Recently, Mexican examiners have faced controversy over how to determine the patentability of ‘new’ technologies; in particular, the best strategies for evaluating the patentability criteria of computer-implemented inventions that, in most cases, are automations of well-known methods.
The most common rejections of such inventions issued by the Mexican Institute of the Industrial Property (MIIP) make reference to a lack of a technical problem disclosed in the specification of the invention, if the invention falls into the prohibitions of Article 19 of the Industrial Property Law (IPL), combined with the lack of an inventive step.
We will focus on the lack of inventive step as a reason for an application being rejected, because of its importance. Additionally to whether the patent application lacks disclosure of the technical problem, or whether or not the invention is considered an invention according to Article 19 of the IPL, it is essential to clearly understand whether or not the automation of a known method complies with the universal patentability criterion of having an inventive step.
“There is a tendency to reject the inventive step of these computer-implemented inventions because of an erroneous assertion that though the method is carried out by a computer system, the elements and features involved in such a system are well known in the state of the art and therefore that the computerised implementation lacks inventive step.”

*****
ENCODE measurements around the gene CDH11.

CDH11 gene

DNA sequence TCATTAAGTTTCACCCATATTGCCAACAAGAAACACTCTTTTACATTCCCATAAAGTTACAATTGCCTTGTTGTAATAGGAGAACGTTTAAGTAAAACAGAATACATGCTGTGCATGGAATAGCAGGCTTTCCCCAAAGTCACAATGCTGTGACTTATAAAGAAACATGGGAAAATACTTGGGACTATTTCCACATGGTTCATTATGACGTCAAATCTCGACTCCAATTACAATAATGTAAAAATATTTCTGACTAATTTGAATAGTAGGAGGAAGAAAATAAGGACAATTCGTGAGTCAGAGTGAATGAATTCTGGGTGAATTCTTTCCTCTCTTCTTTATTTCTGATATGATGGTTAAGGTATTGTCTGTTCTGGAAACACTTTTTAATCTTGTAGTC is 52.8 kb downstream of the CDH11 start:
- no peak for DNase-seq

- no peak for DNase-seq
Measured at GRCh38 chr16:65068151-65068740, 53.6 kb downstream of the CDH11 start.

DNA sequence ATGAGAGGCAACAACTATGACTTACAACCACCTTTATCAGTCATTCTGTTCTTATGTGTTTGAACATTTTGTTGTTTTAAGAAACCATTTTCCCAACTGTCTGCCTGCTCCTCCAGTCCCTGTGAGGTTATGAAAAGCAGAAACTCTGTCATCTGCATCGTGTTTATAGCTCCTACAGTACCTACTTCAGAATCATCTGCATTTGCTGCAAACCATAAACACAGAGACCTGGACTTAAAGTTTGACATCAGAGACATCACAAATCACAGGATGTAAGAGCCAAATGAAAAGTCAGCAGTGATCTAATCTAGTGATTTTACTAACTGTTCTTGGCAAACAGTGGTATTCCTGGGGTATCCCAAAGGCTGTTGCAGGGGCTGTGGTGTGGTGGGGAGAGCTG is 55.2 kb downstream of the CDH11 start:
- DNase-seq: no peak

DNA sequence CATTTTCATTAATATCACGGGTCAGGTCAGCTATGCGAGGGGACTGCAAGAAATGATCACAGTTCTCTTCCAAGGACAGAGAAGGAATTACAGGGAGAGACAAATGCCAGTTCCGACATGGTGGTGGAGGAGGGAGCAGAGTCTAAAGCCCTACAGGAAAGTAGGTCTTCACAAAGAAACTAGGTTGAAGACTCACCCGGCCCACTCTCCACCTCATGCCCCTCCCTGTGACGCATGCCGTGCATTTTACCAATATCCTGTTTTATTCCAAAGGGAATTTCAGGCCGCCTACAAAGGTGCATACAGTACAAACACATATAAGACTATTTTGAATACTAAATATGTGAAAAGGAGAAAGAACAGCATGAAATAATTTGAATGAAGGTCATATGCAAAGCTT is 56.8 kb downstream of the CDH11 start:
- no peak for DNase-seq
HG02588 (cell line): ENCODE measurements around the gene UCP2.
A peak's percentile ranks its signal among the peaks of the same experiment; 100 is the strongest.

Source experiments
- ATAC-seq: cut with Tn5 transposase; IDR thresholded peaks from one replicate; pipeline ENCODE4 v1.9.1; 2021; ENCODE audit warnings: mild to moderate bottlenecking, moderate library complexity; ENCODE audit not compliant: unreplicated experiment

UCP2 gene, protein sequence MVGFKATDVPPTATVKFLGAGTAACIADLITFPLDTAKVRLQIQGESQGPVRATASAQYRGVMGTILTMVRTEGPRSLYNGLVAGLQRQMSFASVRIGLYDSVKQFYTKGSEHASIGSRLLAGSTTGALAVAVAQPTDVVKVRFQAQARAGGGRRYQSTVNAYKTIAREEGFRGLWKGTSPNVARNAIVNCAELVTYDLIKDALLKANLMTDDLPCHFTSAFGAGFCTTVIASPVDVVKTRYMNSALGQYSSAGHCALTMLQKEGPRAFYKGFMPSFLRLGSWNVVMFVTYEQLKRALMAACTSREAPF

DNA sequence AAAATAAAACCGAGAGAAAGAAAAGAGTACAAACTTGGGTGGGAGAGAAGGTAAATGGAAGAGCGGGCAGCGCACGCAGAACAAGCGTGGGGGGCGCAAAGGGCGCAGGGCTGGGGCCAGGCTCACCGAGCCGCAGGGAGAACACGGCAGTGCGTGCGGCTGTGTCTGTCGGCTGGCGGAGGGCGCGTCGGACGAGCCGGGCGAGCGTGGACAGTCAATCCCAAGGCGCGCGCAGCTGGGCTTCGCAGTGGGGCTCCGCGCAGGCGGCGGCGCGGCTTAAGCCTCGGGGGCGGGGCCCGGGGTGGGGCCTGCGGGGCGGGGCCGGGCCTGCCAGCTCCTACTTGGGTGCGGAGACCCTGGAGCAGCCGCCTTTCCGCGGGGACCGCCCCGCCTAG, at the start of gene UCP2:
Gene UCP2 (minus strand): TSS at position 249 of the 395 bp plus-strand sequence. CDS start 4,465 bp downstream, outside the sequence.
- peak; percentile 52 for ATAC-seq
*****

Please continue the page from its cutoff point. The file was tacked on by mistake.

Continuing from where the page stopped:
To continue reading, you need a subscription to WIPR. Start a subscription to WIPR for £455.
In-house feature articles, the archive and expert comment require a paid subscription. Subscribe now.
Want to give it a try? We are offering a two week free trial to the WIPR website – register and select “Free Trial” to begin access to the full WIPR archive and read the latest news, features and expert comment. Begin your free trial here.
Is your 2 week free trial about to end? Upgrade to a 12 month subscription for £455 now.
If you have already subscribed please login.
If you have any technical issues please email tech support.
New technologies, patents